(top): Ted Soqui,
(bottom): Mihael Powers

Someone is sitting in my seat at the Shay Todd swimwear show. The tent is half
empty, but even so, a freckled blond and her brunette pal have decided that
my seat in the third row of Section D is exactly where they want to be. I check
my seating-assignment card again. Yep. It’s mine.

“You’re sitting in my seat,” I say.

“Can’t you go somewhere else?” pouts the brunette. “There are plenty of other
places to sit.”

“I would like to sit in my seat, if that’s okay.”

The brunette gets huffy. “We shouldn’t even be this far back,” she spits. “I
mean, we should be in the front row.”

“How about you girls move over one seat to your right?” I offer. “Then you don’t
have to go too far and I can still sit in my seat.”

“Okay,” sulks the brunette.

For some reason, I’m the one feeling guilty, wondering where I went wrong. Maybe
if a tent is half empty, it actually is okay to sit in anyone’s seat. Maybe
there’s a list of rules I didn’t know about, a secret bible of Fashion Week
etiquette. As the lights go down and the show starts, I wonder about other gray
areas — like, if the seat next to you is empty, is it okay to take the unclaimed
gift bag? Is it uncouth to check the bag’s contents while you are still at the

I call Fern Mallis, executive director of 7th on Sixth, the company that runs
Fashion Week here and in New York. An authority on the subject, Mallis says
L.A. fashionistas have some catching up to do when it comes to show etiquette.

“Audiences in L.A. can be, how can I put it, a little less professional,” she
says. “I’m really glad you are writing this article. People need a few pointers.”

First off, seat stealing is a major problem in L.A. “If you are in a seat you
are not assigned to and you are asked to move, you should do so, graciously,”
Mallis says.

Also, we need to chew less gum. “It looks horrible, and sometimes people even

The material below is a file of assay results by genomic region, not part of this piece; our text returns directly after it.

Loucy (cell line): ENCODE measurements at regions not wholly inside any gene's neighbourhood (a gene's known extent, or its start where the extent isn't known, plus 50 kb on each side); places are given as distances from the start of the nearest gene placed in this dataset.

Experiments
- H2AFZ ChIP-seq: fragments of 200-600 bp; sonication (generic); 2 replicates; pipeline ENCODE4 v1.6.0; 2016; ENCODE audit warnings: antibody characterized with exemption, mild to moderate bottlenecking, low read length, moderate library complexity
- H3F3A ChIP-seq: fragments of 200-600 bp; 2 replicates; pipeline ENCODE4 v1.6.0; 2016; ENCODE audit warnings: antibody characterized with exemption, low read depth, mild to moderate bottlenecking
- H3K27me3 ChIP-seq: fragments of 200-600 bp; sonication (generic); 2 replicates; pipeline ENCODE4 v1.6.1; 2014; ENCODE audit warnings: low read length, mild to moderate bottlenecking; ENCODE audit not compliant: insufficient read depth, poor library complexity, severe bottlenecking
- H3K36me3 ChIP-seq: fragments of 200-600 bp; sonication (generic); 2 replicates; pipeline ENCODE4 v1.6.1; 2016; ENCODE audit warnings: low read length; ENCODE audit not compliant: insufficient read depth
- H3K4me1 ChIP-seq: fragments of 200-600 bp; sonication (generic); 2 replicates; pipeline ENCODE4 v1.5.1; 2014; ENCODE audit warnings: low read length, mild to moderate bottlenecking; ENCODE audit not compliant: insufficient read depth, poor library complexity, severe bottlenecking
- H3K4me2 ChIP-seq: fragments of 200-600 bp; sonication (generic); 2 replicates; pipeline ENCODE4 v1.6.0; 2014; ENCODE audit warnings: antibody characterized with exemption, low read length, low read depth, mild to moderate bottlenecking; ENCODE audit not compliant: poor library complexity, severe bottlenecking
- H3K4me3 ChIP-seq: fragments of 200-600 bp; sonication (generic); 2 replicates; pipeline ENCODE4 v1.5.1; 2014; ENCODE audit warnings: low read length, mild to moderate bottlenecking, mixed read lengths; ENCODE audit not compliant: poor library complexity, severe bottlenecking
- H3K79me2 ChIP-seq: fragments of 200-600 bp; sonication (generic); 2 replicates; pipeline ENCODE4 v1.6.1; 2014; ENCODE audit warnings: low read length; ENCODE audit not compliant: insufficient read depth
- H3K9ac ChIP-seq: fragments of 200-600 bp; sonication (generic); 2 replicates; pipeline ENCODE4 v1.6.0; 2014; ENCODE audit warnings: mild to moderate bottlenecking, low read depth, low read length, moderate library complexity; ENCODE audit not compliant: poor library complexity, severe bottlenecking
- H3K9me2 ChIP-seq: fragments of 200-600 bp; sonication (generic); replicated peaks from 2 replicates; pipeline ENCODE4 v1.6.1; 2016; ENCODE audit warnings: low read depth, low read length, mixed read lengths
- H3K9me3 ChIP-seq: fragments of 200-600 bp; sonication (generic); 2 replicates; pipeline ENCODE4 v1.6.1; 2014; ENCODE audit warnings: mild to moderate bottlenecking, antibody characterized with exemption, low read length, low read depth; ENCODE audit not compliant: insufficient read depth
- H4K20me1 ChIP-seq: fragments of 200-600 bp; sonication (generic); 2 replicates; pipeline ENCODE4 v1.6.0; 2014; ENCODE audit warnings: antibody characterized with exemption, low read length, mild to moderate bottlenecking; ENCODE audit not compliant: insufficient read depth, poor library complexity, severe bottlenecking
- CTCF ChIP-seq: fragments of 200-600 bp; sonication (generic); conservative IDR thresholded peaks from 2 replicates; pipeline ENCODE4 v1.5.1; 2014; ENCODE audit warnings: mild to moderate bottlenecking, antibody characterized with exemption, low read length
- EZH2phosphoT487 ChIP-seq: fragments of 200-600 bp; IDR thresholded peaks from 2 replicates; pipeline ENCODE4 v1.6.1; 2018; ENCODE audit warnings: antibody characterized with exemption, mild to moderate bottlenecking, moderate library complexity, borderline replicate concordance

stick it under their seats.”

People in the front row should lean back in their seats, keep legs uncrossed,
and stash gift bags neatly beneath chairs so things don’t look too messy. Programs
should be held neatly on laps, not flapping in the wind where they interfere
with photographers. It is okay to open your gift bag before the end of a show,
but it is not cool to take someone else’s, even if it is unclaimed. “Sometimes
you see people leaving and they have two or three bags in their hands. That’s
not nice and not polite.”

What about staring at models’ boobs?

The boob dilemma was laid bare, so to speak, at the Louis Verdad show the night
before. A pair of breasts flounced out onto the runway, jiggling beneath an
elegant and entirely see-through chiffon blouse. A healthy B-cup, nipples extremely
erect, nice color to the areola — hold on! I had to remind myself that this
wasn’t a strip show, and forced my gaze north toward the model’s nice hairdo.

Then I saw that fellow attendees, including Paris Hilton, Gina Gershon, Kimberley
Stewart and Jack Osbourne, were checking out the boobs. Everyone was checking
out the boobs. The hip-hop guys in the front row wore half-smiles, their expressions
saying, “Yeah… thas wassup.” As the model wibble-wobbled back along the runway,
the room erupted into applause for the first and only time. I was confused —
maybe it’s a boob not to check out the boobs?

I asked the designer Coco Kliks, who had a show on Monday, for her opinion.
She said when a pair of breasts appears on the runway, the key is to act like
you’ve seen boobs before. The reason designers put models in see-through items,
she said, is not for, um, titillation, but to highlight delicate fabrics. In
Paris, “you have bare boobs on the runway the whole time and no one bats an
eyelid.” But here it’s a different story. “At one of my shows there was this
one blouse that was totally sheer lace,” she said. “It was nice, but it wasn’t
the standout piece. But people started clapping like crazy. And now I realize
it’s because L.A. likes boobs.”

For complete coverage of Fashion Week, check out the
L.A. Weekly blog,
The Style Council.

LA Weekly